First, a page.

The normally sparse City Council chambers were filled on Tuesday night for the council's organization and the mayor's first 'state of the city' address.
NORTH ADAMS, Mass. — The city must become a major player in the area's economic development planning and find ways to market itself while keeping a sharp eye on spending.
Those are the goals outlined by Mayor Richard Alcombright as he enters the final year of his two-year term and prepares for another run.
"We cannot continue to sell ourselves short by saying we can't afford this or we can't afford that," the mayor said Tuesday night during his "state of the city" address in the City Council chambers. "There are communities all over this country that are doing unique and interesting things to grow."
Alcombright's finishing a bruising first year that saw the city raise taxes and institute a sewer fee to cover a $1 million budget gap. He settled with the public unions over underfunding the health insurance trust that he said "might have been the largest and most grossly underreported fiscal fiasco North Adams has ever encountered."
He took over, he said, a city with "one of the lowest cash reserves in the commonwealth, significant housing and blight issues, a disengaged business community, a detached North Bekshires county."
Alcombright had to trim people off insurance lists and took city out of self-insurance; hired police, firefighters, assessor, treasurer and a new public services commissioner while making cuts in departments; fielded complaints over traffic disruptions for a streetscape project he hadn't planned and found that not only was Crane & Co. pulling out its North Adams division, two state offices were planning to close as well.
"Last year, many speculated I was not tough enough to be mayor of this fine city," he told the City Council, family, friends and city employees seated in the audience, as well as viewers at home. "And I would argue in one short year I've earned my stripes."
The address was given at the end of the City Council's annual organization, that also saw the resignation of Councilor Gailanne Cariddi as she takes her post as the district's new state representative.
The future budget isn't looking much better, Alcombright said, as North Adams faces a structural deficit that could balloon to $2 million. "The reality is we're taxed to the max and we don't have the ability to raise revenue much beyond what we already have. I will be looking at every department, every service to see what we can cut and I will continue to look at ways to create efficiencies. ... I am certain I will be once again faced with tough and unpopular decisions."
Alcombright said the city had to become a 'major player' in the region's economic planning.
It's been challenging but not all bad: The streetscape project is nearly complete; updating has begun at the Historic Valley Campground; Juvenile Court and state transitional assistance will be staying in some form; the Armory project is moving ahead; architects are drawing up preliminary plans for school options; and a Community Ecomonic Advisory Board and Youth Commission have been appointed.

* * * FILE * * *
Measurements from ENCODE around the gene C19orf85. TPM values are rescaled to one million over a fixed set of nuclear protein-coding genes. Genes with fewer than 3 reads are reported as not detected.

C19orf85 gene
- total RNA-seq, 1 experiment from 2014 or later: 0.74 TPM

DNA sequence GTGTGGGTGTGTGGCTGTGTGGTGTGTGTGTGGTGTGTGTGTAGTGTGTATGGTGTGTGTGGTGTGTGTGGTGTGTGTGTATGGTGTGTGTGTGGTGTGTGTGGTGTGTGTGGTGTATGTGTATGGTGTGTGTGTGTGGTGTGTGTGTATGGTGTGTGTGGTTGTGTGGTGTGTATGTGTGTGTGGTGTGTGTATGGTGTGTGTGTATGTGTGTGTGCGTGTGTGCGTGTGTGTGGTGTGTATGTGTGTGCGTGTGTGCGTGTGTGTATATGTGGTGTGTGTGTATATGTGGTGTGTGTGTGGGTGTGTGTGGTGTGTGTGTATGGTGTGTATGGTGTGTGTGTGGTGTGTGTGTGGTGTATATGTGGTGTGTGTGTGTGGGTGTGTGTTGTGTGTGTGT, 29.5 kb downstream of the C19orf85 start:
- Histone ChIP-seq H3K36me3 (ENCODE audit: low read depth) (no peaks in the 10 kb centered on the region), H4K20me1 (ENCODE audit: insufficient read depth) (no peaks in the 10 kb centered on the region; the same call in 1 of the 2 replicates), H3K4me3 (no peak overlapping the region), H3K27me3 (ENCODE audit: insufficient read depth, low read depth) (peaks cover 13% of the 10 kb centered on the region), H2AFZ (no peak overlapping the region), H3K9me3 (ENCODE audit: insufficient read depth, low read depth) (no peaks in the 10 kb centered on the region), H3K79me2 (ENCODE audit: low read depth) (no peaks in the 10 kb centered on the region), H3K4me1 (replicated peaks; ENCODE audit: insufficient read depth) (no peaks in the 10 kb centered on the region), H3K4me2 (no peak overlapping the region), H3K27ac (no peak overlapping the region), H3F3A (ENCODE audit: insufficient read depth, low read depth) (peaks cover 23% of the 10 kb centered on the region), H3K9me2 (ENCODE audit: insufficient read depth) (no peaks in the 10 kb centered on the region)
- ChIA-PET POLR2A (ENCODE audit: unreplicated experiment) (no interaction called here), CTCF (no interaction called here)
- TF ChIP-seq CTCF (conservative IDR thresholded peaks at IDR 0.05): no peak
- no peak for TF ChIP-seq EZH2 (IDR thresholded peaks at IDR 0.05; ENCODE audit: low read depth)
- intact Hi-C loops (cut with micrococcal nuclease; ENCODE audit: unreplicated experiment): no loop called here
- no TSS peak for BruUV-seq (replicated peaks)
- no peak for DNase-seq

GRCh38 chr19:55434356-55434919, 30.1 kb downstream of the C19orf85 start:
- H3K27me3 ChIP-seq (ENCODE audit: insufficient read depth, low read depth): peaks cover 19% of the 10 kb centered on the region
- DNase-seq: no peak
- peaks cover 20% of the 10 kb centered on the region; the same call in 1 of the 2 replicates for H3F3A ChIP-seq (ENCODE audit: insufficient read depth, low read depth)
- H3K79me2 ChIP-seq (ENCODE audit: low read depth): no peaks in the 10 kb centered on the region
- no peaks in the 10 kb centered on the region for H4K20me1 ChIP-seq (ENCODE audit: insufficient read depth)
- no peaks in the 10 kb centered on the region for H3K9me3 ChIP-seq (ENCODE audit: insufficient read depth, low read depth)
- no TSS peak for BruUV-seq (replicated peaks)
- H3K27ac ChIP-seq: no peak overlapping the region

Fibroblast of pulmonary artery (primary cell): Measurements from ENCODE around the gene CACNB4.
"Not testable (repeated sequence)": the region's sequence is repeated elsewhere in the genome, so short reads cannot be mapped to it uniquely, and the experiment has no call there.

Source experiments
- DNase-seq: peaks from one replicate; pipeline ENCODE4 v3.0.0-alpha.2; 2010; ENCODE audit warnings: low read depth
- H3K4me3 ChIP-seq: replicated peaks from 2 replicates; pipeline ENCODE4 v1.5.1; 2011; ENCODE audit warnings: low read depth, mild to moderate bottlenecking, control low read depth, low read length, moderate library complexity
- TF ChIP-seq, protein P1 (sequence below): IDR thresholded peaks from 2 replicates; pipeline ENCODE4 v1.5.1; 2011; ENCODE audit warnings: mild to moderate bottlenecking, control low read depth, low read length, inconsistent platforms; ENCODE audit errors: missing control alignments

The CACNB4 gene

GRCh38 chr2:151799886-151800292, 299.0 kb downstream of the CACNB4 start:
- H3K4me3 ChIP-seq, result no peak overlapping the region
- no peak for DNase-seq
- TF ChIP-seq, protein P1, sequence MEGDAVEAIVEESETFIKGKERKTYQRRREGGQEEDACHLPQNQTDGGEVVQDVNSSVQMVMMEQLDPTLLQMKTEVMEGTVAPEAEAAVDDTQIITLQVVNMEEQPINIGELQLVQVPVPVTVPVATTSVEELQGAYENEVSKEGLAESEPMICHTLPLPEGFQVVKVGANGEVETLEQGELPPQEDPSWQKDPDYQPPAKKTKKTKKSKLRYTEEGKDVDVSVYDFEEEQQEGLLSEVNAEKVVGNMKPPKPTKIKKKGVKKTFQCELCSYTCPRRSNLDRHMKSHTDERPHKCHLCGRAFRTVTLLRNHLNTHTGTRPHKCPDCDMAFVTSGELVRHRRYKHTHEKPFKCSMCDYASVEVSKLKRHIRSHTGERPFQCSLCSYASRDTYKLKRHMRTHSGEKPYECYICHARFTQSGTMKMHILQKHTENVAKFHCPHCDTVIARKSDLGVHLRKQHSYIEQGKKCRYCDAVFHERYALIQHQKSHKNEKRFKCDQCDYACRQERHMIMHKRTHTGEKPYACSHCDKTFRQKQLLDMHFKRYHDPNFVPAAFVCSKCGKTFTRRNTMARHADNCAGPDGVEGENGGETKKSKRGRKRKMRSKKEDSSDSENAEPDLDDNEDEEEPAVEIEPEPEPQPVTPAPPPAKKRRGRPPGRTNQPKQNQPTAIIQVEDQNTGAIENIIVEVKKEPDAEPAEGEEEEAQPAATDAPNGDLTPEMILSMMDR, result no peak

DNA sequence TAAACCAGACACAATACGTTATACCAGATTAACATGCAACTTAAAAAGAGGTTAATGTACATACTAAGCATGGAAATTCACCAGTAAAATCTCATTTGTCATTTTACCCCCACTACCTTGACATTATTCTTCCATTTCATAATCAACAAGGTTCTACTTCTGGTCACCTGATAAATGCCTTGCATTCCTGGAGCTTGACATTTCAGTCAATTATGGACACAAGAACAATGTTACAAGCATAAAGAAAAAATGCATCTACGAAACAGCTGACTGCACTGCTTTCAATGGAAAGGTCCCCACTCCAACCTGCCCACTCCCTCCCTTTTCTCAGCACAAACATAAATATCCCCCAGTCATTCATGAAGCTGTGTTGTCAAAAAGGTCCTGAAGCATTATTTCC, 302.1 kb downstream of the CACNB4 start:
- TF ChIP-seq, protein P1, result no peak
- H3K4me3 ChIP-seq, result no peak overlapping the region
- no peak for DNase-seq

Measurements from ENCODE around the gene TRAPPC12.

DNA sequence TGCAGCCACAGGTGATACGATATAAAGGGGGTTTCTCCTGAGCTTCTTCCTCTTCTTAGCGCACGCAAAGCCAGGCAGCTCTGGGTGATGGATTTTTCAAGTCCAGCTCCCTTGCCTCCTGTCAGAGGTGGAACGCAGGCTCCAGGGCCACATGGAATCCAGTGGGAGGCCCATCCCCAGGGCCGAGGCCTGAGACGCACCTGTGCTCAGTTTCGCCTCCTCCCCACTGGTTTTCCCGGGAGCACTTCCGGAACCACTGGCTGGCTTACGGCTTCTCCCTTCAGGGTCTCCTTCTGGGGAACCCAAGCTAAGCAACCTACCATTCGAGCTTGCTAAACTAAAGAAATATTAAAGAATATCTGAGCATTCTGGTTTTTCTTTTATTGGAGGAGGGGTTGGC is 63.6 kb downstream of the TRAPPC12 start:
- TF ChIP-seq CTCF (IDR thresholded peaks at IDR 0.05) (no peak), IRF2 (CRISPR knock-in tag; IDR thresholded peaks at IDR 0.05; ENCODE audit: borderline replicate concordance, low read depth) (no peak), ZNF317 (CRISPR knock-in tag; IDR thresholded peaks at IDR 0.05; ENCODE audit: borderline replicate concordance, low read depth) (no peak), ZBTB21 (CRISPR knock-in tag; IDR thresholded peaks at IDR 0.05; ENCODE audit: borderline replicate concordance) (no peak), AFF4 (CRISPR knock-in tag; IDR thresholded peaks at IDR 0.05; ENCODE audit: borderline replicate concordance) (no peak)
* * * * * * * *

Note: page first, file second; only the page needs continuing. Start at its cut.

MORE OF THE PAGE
More importantly, said Alcombright, is the energy and optimism that flooded the city. It's resulted in the creation of Develop North Adams, which has spearheaded the expansion of popular events, put benches downtown and pursued marketing ideas for the local merchants. On Monday, the city announced the Partnership for North Adams, a cooperative venture of cultural, educational and community leaders to draw investment to the area.
The mayor's also "dusting off" development plans that have been sitting on shelves for decades. The long-range goal is to revive the planning process and bring the city into alignment with the county's regional planning commission.
"I saw this as an opportunity for the regional planning commission to look at all of our plans and come up with the new document that would be the catalyst for the city to re-engage in the planning process, with our residents and our North County neighbors."
The first step will be a joint meeting of the City Council and the Planning and Zoning boards in February; the public will have input later in a series of "visioning" sessions.
The city is also pursuing a grant to develop a marketing campaign to brand it as a destination. Plans for one of the city's jewels, the Mohawk Theater, could be announced as early as this quarter.
As for the budget, the mayor said the same process would be followed as last year, with his finance team and the council's Finance Committee working together.
"Despite all the challenges I've very,very much enjoyed my first year as mayor I'm very proud of the fact I've been able to excite and energize and motiviate and open up many of the democratic processes for so many in the city," said Alcombright. "It has been said that one cannot run a city by consensus, I would suggest with strong leadership one can."
The full text of the mayor's speech can be found here.